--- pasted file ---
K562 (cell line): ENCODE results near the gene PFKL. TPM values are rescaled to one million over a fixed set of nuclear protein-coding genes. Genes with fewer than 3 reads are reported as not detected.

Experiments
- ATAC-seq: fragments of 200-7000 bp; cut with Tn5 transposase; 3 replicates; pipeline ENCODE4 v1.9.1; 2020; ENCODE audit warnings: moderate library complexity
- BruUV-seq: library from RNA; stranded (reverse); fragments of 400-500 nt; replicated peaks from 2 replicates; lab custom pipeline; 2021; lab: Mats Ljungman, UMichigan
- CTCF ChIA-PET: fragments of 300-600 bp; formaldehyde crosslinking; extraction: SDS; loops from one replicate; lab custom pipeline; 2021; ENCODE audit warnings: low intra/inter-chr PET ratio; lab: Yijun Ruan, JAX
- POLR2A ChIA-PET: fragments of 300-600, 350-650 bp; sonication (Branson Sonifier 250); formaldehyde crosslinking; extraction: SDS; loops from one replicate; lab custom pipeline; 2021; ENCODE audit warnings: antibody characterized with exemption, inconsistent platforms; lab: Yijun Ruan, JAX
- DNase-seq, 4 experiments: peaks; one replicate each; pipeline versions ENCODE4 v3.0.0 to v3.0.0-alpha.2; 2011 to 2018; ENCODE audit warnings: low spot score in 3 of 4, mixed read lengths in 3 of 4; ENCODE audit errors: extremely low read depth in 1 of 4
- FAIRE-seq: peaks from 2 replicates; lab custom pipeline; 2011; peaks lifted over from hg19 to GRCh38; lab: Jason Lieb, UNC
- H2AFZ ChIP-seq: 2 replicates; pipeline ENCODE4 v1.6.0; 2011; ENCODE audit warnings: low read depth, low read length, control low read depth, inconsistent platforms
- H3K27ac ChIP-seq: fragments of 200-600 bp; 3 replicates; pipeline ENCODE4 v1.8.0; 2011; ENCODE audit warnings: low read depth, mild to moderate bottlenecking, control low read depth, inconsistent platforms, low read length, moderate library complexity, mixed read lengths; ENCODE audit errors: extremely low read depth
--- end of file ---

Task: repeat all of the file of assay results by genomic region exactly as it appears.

K562 (cell line): ENCODE results near the gene PFKL. TPM values are rescaled to one million over a fixed set of nuclear protein-coding genes. Genes with fewer than 3 reads are reported as not detected.

Experiments
- ATAC-seq: fragments of 200-7000 bp; cut with Tn5 transposase; 3 replicates; pipeline ENCODE4 v1.9.1; 2020; ENCODE audit warnings: moderate library complexity
- BruUV-seq: library from RNA; stranded (reverse); fragments of 400-500 nt; replicated peaks from 2 replicates; lab custom pipeline; 2021; lab: Mats Ljungman, UMichigan
- CTCF ChIA-PET: fragments of 300-600 bp; formaldehyde crosslinking; extraction: SDS; loops from one replicate; lab custom pipeline; 2021; ENCODE audit warnings: low intra/inter-chr PET ratio; lab: Yijun Ruan, JAX
- POLR2A ChIA-PET: fragments of 300-600, 350-650 bp; sonication (Branson Sonifier 250); formaldehyde crosslinking; extraction: SDS; loops from one replicate; lab custom pipeline; 2021; ENCODE audit warnings: antibody characterized with exemption, inconsistent platforms; lab: Yijun Ruan, JAX
- DNase-seq, 4 experiments: peaks; one replicate each; pipeline versions ENCODE4 v3.0.0 to v3.0.0-alpha.2; 2011 to 2018; ENCODE audit warnings: low spot score in 3 of 4, mixed read lengths in 3 of 4; ENCODE audit errors: extremely low read depth in 1 of 4
- FAIRE-seq: peaks from 2 replicates; lab custom pipeline; 2011; peaks lifted over from hg19 to GRCh38; lab: Jason Lieb, UNC
- H2AFZ ChIP-seq: 2 replicates; pipeline ENCODE4 v1.6.0; 2011; ENCODE audit warnings: low read depth, low read length, control low read depth, inconsistent platforms
- H3K27ac ChIP-seq: fragments of 200-600 bp; 3 replicates; pipeline ENCODE4 v1.8.0; 2011; ENCODE audit warnings: low read depth, mild to moderate bottlenecking, control low read depth, inconsistent platforms, low read length, moderate library complexity, mixed read lengths; ENCODE audit errors: extremely low read depth